After the death of Sukumar Roy in the year 1926, the youthful Manik and his dear mother were obliged to take up residence at the homestead of his uncle in Bakulbagan. To bid farewell to their ancestral dwelling, with its incessant chatter of the press and venerable butler Ramdahin, must have been a burdensome task indeed. Yet the tender age of young Manik might have spared him from the pangs of such emotions. As he recounts in one of his narrations, “I don’t think, at that age, going from a grand domicile to a modest one, or from a prosperous position to an ordinary one, is an exceedingly arduous task.” However, the melancholy of his extraordinary mind may have permeated his being, which is reflected in the character of his alter-ego Apu. Like Manik, Apu was compelled to depart from his home, alongside his bereaved mother, to a land wholly unfamiliar.
Manik’s sojourn in education did commence at Ballygunge Government School. During those halcyon days, he ventured forth on prolonged holidays to many a far-flung locale, such as Muzaffarpur and Darbhanga, among other such wondrous places. Yet, the most enchanting and captivating experience for Manik was to behold the breathtaking beauty of Kanchenjunga. When he returned to Calcutta, he would often compare his experience with the paintings of his grandfather, Upendrakishor Roy. Fortuitously, Manik’s mother was offered a post at Maharani Girls School, Darjeeling, where they tarried for a protracted period of seven years. Though it was ostensibly named a Girls’ school, in actuality, it was a co-educational institution, and eventually, Manik also continued his studies as a pupil of that very school.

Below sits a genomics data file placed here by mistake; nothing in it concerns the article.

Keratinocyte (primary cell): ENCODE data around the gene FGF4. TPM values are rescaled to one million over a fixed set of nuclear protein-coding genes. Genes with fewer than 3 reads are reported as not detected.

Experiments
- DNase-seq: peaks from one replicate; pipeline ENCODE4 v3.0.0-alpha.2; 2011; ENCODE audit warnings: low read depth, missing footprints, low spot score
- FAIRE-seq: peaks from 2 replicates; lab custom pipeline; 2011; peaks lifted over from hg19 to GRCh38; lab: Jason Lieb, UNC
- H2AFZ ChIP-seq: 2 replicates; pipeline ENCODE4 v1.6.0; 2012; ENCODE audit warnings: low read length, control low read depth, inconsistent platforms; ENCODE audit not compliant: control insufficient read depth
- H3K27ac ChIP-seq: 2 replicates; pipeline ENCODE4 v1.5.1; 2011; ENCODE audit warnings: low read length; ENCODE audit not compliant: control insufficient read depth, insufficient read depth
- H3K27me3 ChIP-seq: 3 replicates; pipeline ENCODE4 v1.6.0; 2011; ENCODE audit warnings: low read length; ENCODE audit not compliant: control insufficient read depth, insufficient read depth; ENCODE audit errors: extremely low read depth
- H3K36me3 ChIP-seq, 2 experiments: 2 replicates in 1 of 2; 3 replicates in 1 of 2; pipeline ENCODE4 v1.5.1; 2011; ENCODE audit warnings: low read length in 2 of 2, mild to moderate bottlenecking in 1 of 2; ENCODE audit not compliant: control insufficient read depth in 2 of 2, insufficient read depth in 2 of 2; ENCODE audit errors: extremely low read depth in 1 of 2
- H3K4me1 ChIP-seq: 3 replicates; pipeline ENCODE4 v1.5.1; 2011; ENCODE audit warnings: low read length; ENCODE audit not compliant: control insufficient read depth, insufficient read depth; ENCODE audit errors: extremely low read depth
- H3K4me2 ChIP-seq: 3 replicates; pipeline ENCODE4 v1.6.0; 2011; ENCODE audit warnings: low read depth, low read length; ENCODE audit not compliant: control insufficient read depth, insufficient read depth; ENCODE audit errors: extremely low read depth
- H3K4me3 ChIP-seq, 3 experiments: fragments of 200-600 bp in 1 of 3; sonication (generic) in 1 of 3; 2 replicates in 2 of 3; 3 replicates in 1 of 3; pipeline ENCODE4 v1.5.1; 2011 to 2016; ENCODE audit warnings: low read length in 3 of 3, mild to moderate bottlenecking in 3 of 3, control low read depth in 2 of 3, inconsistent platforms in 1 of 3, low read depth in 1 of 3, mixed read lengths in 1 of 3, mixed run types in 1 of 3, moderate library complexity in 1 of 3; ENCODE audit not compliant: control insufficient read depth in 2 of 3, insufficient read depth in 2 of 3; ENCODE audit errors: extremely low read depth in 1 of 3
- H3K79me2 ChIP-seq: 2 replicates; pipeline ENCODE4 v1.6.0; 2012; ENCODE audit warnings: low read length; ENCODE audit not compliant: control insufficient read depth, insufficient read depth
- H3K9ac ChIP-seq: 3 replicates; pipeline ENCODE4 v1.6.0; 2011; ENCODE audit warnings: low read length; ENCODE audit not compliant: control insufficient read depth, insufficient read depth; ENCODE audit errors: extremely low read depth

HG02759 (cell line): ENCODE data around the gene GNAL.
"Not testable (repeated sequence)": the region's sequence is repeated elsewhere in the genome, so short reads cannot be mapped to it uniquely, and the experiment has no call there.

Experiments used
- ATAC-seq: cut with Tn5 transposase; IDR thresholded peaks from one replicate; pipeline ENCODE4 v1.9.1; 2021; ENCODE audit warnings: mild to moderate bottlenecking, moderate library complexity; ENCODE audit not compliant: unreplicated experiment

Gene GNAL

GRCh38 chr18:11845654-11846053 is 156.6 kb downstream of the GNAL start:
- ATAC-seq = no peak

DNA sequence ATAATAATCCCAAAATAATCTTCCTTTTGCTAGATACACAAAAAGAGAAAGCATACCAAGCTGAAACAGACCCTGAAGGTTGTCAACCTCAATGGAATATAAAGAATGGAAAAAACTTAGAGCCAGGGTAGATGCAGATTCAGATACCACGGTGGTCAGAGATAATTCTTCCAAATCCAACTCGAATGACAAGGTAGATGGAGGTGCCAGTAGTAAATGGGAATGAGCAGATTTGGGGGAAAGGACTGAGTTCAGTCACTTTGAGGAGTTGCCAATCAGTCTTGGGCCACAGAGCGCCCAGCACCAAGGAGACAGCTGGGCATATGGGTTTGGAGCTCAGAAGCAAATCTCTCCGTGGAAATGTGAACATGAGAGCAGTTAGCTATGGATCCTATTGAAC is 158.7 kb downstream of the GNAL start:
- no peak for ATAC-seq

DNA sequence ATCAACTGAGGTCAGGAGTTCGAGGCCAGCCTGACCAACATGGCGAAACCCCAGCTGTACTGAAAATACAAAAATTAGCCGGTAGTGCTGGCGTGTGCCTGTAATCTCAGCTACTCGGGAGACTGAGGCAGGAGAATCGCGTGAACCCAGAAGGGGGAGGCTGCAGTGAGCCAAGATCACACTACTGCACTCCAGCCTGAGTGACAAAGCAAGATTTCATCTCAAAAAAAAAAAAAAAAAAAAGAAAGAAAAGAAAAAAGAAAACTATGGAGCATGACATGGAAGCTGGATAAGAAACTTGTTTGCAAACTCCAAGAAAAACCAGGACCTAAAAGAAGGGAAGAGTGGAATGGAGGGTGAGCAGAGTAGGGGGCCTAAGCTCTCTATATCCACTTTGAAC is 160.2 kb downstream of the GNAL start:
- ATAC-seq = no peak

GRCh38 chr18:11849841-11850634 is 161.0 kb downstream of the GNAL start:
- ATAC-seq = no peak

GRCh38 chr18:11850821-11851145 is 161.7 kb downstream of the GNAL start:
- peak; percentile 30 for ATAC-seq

Since his tender age, Manik had been endowed with a gift of brush and pen, for he was exceedingly skilled in painting and drawing. His talent caught the attention of none other than Ashubabu, the school’s drawing teacher. In one of the exams, Manik was graded 10+F. When the confusion was raised to the teacher the students were informed that ‘F’ signifies first.
However, it is a wonder to behold that Manik hath once been beset by the malady of stage fright. He once expressed “Rarely does one encounter such a fear of the stage, as I have. Upon receiving the news of my selection for an award, I was filled with a dreadful dread at the prospect of receiving it in the presence of so many people. And, to compound my distress, I would have to walk back to the auditorium.”